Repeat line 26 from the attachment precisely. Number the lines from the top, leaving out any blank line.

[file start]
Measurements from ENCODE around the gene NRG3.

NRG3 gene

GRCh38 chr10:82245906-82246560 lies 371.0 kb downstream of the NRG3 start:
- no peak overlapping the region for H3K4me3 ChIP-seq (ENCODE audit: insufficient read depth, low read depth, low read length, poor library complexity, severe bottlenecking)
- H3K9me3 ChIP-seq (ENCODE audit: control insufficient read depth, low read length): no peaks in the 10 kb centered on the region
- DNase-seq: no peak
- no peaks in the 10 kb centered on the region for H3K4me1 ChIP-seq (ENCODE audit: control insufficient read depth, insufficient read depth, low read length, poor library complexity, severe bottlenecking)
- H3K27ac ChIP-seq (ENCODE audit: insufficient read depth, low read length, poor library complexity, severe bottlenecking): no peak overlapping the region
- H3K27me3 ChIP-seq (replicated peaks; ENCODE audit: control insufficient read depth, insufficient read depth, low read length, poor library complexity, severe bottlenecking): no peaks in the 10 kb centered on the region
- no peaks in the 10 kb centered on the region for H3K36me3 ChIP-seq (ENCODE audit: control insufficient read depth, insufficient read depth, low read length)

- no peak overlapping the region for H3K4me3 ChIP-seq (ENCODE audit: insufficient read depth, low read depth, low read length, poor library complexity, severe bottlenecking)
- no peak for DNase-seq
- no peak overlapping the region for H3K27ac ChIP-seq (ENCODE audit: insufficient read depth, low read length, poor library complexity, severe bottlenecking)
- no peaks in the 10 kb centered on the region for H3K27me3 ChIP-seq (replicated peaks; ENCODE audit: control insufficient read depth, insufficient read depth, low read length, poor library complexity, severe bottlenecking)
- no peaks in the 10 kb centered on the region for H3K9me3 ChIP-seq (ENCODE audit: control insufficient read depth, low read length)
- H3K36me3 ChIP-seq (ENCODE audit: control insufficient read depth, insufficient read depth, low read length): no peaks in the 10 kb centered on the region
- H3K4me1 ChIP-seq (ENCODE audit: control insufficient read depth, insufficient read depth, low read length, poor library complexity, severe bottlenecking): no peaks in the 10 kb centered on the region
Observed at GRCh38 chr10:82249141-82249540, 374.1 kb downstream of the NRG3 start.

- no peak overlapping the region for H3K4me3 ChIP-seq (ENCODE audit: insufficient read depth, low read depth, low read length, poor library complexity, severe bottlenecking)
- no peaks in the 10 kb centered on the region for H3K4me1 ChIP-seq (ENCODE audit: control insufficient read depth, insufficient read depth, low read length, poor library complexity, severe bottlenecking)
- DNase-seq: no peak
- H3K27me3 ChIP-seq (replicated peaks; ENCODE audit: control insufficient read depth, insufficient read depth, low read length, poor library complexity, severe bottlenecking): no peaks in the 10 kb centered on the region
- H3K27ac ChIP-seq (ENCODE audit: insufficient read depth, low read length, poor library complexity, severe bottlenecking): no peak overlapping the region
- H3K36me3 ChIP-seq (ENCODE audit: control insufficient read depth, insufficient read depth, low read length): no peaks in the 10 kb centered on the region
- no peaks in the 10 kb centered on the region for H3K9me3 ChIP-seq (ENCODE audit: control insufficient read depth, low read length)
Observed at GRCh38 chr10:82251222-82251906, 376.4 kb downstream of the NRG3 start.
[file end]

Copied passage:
Observed at GRCh38 chr10:82251222-82251906, 376.4 kb downstream of the NRG3 start.